Mana and the Greens are positioned on the left and that is why they picked up more votes taken from Labour.
People assumed the the Maori Party would be 'Leftish' - wrong! Sharples and Flavell are so right wing they are off the planet. That is partly why that party has lost much of it's backing.
If Labour wants to be a force to be reckoned with in the next election they MUST get back to their grassroots and start supporting the ordinary working class people again. That way we have a genuine opposite political party to the right wingers in power now. As it stands Labour stands to go the way of the Country Party back in the thirties.

Anonymous said...

You're being too generous to the Maori Party. It was started because of Turia's personal vendetta against Helen Clark; the resulting burning of the bridges to the left meant that the Maori Party could only ever be either isolationist, or else Tory collaborators. They went down the latter road.

Paul said...

One good thing to come from the Maori Party and its relationship with National is that it has stalled National's awful obsession with Maori bashing. The Don Brash era was perhaps a real low point in New Zealand's race relations. For some reason Maori bashing seems to win over some of the dumb/ignorant white middle class voters...National use it as a tool (as do Act). It has been good to see less of this lately.

gregster said...

You've come to the realisation that NZ needs a constitution drawn up by an 'egalitarian' respect for each individual, so we are not at the mercy of political gamesmanship. Excellent stuff.

Anonymous said...

NZ is actually shamelessly left wing, all the way down the line.
It is all through government and all through society.
PC'd till we choke.
National is slicing NZ into little pieces.

Jigsaw said...

Yes Don Brash saying that we all should be equal before the law was such an awful thing.....yeh right!

Roger Strong

Anonymous said...

Pity Brash didn't make his comments when Maori were being actively discriminated against. He was certainly old enough. Typical though, Pakeha are quite happy with discrimination till it touches them.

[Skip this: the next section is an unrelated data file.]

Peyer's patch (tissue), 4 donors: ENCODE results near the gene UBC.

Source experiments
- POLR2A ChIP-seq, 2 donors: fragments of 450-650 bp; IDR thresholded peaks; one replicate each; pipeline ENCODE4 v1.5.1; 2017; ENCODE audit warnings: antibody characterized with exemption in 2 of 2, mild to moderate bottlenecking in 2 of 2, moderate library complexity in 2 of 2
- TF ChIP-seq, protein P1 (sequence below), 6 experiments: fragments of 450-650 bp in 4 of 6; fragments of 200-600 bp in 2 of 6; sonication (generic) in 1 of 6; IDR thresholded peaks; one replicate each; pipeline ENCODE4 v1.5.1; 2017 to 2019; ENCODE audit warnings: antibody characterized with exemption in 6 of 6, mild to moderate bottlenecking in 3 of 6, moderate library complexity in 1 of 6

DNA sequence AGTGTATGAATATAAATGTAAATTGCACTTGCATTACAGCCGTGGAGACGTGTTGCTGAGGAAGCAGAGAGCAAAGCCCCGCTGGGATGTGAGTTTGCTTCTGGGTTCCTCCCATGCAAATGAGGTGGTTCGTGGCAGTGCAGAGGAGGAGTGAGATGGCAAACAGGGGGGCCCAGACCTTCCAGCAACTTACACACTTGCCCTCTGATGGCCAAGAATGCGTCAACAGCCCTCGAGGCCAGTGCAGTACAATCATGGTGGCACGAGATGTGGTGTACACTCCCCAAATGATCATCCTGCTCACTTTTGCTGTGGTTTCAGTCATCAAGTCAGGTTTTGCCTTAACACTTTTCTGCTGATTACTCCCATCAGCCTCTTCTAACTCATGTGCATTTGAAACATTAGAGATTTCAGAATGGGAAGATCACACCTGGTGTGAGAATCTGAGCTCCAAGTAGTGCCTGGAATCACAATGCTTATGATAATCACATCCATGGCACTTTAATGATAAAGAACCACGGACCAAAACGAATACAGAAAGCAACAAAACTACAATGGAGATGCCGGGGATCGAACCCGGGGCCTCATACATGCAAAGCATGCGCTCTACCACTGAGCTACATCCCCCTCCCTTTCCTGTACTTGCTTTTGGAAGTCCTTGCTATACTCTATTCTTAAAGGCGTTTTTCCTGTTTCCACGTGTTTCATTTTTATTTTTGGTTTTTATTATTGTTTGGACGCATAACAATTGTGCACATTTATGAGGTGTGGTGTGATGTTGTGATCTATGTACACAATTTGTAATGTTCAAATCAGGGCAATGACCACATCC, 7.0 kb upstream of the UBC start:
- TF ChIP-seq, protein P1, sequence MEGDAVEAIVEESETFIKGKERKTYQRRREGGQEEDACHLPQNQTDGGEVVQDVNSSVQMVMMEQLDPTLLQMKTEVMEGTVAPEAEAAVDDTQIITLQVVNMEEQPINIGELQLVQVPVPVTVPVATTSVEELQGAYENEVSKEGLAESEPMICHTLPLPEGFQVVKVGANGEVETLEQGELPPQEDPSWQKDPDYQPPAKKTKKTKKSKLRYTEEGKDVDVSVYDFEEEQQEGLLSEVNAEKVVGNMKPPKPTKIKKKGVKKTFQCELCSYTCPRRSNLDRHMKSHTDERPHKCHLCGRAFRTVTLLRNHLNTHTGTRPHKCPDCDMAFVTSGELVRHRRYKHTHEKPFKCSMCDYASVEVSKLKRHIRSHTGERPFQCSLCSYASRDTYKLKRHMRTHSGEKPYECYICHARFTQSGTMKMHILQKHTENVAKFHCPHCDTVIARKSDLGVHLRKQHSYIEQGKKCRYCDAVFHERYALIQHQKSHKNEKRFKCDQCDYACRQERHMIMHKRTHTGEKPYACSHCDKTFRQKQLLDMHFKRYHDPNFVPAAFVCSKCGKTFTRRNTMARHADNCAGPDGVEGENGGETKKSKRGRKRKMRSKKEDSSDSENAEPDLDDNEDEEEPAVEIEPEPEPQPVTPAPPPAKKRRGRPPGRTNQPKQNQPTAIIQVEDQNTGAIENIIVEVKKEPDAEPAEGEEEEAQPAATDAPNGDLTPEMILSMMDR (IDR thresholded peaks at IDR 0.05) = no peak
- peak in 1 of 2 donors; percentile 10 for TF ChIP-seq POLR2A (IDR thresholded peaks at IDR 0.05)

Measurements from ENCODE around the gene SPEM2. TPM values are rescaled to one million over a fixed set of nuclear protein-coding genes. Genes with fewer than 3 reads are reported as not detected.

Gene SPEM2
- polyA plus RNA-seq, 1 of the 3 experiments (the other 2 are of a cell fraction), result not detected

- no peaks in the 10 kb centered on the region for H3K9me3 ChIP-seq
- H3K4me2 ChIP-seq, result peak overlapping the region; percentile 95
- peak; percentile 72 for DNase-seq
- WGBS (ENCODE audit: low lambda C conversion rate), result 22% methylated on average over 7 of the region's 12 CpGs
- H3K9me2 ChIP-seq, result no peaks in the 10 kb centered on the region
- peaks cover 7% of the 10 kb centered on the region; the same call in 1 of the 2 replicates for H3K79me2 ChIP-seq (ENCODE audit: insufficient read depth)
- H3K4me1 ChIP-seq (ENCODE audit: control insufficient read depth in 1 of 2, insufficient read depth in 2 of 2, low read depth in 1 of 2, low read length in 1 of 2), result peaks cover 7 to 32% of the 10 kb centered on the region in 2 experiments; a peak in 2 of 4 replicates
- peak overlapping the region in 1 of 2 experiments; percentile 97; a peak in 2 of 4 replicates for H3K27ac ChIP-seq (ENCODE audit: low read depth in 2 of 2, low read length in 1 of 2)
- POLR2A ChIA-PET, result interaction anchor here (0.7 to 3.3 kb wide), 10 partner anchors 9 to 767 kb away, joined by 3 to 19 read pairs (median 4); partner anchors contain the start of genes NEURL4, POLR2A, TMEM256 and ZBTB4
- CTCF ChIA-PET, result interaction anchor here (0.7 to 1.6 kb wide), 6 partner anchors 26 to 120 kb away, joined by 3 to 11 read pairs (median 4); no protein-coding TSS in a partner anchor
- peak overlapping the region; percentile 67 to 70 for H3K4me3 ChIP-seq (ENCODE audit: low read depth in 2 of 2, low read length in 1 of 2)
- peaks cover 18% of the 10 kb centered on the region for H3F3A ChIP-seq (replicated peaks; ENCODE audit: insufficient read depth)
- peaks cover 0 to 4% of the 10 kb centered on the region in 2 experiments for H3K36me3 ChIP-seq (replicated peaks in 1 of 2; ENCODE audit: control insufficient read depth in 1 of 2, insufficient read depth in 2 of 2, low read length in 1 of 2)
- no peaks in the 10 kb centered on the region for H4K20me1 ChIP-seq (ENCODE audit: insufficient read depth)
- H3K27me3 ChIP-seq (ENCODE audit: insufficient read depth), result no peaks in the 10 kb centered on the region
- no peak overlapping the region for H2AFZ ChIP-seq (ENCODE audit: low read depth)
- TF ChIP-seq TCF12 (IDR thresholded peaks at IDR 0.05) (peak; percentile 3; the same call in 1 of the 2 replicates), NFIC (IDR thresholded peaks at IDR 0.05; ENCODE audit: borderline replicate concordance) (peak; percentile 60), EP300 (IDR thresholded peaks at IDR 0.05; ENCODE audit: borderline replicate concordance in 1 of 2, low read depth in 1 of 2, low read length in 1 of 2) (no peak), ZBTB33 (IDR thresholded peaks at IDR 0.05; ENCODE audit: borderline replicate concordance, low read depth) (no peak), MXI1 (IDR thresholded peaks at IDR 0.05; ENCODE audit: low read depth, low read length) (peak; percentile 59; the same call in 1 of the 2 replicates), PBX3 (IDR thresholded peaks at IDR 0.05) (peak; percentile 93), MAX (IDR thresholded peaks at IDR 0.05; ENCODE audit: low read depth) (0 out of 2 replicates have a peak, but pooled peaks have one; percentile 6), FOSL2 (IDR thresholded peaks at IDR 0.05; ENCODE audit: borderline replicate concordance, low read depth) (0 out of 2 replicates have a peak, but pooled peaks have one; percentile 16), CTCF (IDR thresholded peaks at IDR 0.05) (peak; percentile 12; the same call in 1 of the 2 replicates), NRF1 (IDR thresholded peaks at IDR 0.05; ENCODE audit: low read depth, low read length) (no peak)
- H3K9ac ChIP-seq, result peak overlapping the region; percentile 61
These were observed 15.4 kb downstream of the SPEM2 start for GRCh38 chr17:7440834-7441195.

Jigsaw said...

Amazing that you can label all of one ethnic group with your own perception of their values. No wonder we are in such deep do-dos racially. Separate Maori seats was discrimination then?

Anonymous said...

You know what, if you follow the letters to the editor in our various dailies, which I did intensively for about six months in the process of writing a thesis, you find a number of anomalies which tend to show that might point of view is correct. A typical example would be the number of writers who ended their letters with "you realise the top three jobs in this country are held by women." – Now how many letters have you seen ending with "you realise the top three jobs in this country are held by men."? Similar with Maori. When Maori were discriminated against in various mean-spirited ways prior to the 1980s there was almost nothing written by Pakeha in any of the New Zealand papers that I looked at complaining about this. (Excepting perhaps rugby.) Yet how many times a day do we see letters written by people like you jigsaw, saying that Maori get special treatment. Perhaps we should regard this as some small compensation for 150 years of outright discrimination?

Jigsaw said...

The very fact that you can think that revenge for past real or perceived discrimination is the basis for the future of this country is a very sad thing indeed.

Anonymous said...

Compensation, not revenge. There's a difference. The very fact that people were comfortable with discrimination against Maori and excused/ignored it is sadder. Matter of interest - did you protest it? Did you even know about it?